In an interview with HUMAN EVENTS last week, Michigan Republican Gov. Rick Snyder spoke with vigor and in detail about his new budget, his plan for pension reform in his state and his vision of stemming the growing exodus of young people from the Great Lakes State upon completing their education.
But what is even more dramatic than the new governor’s agenda is the fact that Rick Snyder is governor at all. Although he’s been involved in numerous community activities in his hometown of Ann Arbor and is a past chairman of the board and chief executive office of the high-tech computer hardware company Gateway, the 52-year-old Snyder had neither held nor sought office before he decided to run for the state’s top job last year. In 2010, however, candidates without political resumes proved quite appealing. The University of Michigan graduate (who holds undergraduate and law degrees as well as a master’s degree in business administration) delivered a message of running the state like a business that resonated with primary voters and quickly won over many seasoned GOP activists.
“Rick called and came to see me three times to get my support,” recalled Stanley Grot, longtime GOP activist in Macomb County. “He came to talk to our Tea Party group, which has about 800 active members, and we all liked him and went to work for him. He was something new and different.” Republican voters agreed. In the primary last May, Snyder was the easy winner in a field that included the state attorney general, a veteran congressman, the Oakland County sheriff and a state senator. To those who derided him as a “nerd,” the Republican hopeful cheerfully agreed, but insisted he was “one tough nerd” who wouldn’t hesitate to tackle the Water Wonderland’s mounting fiscal problems. He not only defeated Lansing Mayor Virg Bernero, a liberal Democrat, with ease (58% of the vote), but also led Republicans to a sweep of all four statewide offices, majorities in both the state house and senate, and control of the state supreme court—the biggest GOP sweep in Michigan since 1966.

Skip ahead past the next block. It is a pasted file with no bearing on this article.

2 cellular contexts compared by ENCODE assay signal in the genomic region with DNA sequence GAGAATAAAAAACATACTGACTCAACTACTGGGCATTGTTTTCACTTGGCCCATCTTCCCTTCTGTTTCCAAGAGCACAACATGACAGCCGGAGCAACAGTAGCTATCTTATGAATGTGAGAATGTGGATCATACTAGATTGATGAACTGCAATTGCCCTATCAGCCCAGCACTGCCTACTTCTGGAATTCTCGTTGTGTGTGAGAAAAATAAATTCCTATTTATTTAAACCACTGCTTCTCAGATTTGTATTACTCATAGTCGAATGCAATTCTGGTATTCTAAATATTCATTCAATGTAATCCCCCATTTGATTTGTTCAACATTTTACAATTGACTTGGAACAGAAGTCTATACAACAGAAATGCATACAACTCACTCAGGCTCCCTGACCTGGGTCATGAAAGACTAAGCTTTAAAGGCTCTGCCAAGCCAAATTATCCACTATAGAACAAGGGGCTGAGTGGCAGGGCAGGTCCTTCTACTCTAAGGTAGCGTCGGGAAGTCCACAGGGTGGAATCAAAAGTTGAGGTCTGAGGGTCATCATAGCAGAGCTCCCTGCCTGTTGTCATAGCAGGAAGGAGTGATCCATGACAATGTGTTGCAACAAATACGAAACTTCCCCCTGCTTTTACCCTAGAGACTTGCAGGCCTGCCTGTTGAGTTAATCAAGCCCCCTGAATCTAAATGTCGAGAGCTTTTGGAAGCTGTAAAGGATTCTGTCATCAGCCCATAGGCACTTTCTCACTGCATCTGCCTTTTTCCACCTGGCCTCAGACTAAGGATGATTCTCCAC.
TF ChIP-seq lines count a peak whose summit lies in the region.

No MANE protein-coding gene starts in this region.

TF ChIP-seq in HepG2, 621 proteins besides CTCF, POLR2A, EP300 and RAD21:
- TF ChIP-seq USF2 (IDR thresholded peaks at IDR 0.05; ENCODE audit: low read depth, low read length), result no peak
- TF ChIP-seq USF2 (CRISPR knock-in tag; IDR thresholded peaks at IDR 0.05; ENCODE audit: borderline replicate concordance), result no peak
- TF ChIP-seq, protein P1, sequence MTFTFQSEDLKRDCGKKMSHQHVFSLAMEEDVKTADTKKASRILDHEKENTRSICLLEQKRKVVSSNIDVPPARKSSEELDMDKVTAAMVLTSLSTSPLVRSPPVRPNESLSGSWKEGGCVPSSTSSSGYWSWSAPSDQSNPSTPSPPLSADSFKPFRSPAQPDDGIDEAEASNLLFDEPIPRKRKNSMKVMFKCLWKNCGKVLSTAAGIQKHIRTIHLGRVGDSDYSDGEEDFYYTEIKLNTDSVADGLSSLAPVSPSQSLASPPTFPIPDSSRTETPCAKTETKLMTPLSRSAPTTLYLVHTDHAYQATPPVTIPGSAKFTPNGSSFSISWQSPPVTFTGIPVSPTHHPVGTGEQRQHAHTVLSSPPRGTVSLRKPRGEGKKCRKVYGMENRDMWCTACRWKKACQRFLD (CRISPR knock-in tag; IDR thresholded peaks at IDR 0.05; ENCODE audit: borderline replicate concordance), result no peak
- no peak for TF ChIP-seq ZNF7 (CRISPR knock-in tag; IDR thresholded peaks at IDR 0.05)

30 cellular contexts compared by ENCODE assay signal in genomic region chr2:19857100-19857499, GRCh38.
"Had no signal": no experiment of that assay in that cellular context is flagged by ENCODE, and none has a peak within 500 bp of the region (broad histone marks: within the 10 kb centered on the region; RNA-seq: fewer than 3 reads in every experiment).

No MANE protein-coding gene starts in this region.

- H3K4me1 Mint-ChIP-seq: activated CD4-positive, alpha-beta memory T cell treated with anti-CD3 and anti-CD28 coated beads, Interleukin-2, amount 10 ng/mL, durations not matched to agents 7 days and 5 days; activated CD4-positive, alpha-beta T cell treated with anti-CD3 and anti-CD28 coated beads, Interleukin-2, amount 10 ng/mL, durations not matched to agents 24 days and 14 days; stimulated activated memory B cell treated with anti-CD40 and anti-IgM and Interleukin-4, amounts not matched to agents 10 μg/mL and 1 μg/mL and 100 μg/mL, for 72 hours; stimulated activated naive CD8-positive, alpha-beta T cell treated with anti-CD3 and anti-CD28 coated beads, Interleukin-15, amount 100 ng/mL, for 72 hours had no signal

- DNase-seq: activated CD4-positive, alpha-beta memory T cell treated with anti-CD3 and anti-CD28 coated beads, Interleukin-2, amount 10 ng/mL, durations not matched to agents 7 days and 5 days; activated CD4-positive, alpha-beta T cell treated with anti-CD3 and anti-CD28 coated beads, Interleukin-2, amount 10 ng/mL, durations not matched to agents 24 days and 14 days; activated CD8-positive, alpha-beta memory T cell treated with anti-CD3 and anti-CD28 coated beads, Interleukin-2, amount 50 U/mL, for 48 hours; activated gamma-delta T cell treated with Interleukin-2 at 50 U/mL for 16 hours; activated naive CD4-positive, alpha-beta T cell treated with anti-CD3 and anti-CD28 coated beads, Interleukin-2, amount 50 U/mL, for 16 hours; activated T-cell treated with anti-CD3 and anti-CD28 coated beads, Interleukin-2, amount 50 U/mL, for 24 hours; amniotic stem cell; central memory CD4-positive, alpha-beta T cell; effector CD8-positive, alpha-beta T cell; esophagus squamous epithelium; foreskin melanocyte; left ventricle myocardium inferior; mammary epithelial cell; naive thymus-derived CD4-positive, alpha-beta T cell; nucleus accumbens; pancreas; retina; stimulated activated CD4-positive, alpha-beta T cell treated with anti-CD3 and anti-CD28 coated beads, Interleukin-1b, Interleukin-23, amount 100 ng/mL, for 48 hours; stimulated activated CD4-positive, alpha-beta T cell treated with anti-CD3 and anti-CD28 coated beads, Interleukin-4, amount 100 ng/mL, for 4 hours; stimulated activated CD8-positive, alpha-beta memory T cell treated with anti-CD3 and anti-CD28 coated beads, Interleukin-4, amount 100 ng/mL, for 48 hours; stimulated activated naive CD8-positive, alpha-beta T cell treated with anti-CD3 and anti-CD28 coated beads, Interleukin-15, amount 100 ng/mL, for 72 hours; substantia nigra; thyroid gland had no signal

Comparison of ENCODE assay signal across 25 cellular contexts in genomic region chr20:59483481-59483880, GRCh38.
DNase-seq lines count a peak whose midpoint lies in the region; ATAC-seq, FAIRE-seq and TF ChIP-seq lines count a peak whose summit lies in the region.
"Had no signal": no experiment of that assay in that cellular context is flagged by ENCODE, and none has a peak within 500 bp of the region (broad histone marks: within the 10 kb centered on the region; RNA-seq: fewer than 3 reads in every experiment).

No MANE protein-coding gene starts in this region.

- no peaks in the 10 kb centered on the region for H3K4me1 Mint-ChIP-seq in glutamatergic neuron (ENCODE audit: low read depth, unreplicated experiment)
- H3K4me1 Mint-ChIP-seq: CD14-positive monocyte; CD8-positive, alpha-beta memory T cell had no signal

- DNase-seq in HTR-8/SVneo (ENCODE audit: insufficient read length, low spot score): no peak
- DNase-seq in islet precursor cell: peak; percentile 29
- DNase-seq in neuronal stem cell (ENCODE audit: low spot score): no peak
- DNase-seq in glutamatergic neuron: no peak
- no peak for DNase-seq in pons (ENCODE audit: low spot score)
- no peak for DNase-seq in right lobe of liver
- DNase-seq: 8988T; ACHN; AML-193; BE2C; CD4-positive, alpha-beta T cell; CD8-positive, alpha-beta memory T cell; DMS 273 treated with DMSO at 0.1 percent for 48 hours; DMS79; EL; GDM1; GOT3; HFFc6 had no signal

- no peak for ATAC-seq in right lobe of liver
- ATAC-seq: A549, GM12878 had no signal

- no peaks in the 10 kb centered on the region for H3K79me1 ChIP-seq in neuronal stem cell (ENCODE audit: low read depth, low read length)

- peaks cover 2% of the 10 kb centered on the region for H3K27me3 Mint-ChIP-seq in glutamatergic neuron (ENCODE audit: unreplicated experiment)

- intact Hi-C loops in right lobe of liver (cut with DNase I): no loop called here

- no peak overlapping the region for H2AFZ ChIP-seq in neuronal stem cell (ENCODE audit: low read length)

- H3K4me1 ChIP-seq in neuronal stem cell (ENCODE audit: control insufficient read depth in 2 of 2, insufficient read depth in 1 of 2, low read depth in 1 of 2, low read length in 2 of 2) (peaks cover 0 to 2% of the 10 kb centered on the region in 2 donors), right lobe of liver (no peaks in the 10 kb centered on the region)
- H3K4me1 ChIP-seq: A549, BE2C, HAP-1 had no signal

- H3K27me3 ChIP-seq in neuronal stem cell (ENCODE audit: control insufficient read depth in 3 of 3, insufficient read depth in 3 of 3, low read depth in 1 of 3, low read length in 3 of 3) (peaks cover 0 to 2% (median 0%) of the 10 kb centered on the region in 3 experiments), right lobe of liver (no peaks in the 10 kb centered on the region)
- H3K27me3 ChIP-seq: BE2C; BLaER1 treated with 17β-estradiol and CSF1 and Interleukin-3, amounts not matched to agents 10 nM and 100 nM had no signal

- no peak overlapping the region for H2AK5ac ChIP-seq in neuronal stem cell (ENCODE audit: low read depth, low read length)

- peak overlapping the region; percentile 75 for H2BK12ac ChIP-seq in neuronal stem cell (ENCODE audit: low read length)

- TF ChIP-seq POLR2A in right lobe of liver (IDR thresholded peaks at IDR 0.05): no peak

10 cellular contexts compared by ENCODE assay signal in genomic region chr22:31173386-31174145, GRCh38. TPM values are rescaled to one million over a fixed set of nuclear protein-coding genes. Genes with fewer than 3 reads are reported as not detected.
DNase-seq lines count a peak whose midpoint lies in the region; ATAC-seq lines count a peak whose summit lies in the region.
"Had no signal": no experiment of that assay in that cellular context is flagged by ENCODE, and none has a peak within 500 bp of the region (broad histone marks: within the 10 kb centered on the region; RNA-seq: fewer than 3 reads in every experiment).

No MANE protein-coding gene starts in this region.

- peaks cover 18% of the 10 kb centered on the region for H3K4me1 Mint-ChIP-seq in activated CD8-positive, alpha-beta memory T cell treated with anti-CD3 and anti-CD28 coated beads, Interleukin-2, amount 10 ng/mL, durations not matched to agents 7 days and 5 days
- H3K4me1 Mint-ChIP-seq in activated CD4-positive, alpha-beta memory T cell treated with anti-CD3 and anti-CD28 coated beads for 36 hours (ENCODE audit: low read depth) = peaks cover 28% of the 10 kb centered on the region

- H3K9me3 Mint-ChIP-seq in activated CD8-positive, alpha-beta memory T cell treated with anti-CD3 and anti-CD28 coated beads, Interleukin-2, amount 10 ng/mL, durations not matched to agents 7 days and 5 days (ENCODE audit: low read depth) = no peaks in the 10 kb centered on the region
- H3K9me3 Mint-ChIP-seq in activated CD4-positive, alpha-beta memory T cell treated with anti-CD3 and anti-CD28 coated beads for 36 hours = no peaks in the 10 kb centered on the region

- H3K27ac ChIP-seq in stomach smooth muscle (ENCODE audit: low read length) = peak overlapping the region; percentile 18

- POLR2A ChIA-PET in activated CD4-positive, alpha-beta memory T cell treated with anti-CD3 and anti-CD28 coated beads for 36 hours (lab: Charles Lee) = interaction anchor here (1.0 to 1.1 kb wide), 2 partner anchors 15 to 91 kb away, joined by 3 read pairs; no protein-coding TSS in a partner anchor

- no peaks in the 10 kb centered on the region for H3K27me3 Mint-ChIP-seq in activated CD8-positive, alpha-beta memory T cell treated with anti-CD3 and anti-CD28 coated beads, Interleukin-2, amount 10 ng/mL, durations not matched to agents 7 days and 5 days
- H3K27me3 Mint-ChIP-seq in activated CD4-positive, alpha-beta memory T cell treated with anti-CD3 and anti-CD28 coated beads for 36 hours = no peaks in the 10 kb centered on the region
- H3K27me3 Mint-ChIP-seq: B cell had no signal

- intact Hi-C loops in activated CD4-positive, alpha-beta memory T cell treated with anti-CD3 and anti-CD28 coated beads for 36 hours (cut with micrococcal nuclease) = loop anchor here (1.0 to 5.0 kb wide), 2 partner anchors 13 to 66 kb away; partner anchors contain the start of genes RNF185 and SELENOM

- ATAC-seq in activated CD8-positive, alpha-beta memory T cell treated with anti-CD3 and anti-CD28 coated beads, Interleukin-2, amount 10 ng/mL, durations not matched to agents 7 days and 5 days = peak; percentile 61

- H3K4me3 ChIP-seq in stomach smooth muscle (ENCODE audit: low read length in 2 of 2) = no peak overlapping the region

A sure sign that the new governor was going to do things differently from his predecessors came in January. Historically, the budget director unveils the governor’s budget proposal for the coming year, but Snyder chose to deliver the message in person.
“When you are talking about dealing with a $45 billion budget and a deficit of $1.5 billion, you don’t send someone else to do it!” he said.
In explaining his budget, Snyder stressed that it not only deals with the deficit without raising taxes, but also reduces various taxes by more than $700 million over a three-year period. As he put it, “It’s really a simple affair. We propose reducing our business tax and wiping out the second business tax that small businesses are required to pay. That’s right, small businesses pay two taxes here. Well, small businesses are also the largest source of job creation, and by getting rid of this tax we’re going to help them create more jobs.”
The Ire of State Employee Unions
Like fellow Republican Gov. Scott Walker in Wisconsin, Michigan’s Snyder has been in the throes of controversy with state employees’ unions over the future of their pensions.
To Snyder, the way the pensions are funded is a key reason for both Michigan’s deficit and the growing number of young people who seek employment elsewhere after earning their degrees. In his words, “the public retirement income is not included in the state tax base. If you are a retired state employee living in Michigan, you don’t pay taxes on your pension. That means that people in the private sector are paying twice as much to cover the public-sector pensions.”
The tax burden is shifting to younger wage-earners in private jobs, he said, “and that is a major reason so many young people are leaving Michigan. If one gets a bachelor’s degree and then goes on to get an advanced degree, the chances increase of a move out of the state. The more educated one is, the more likely you are to leave.”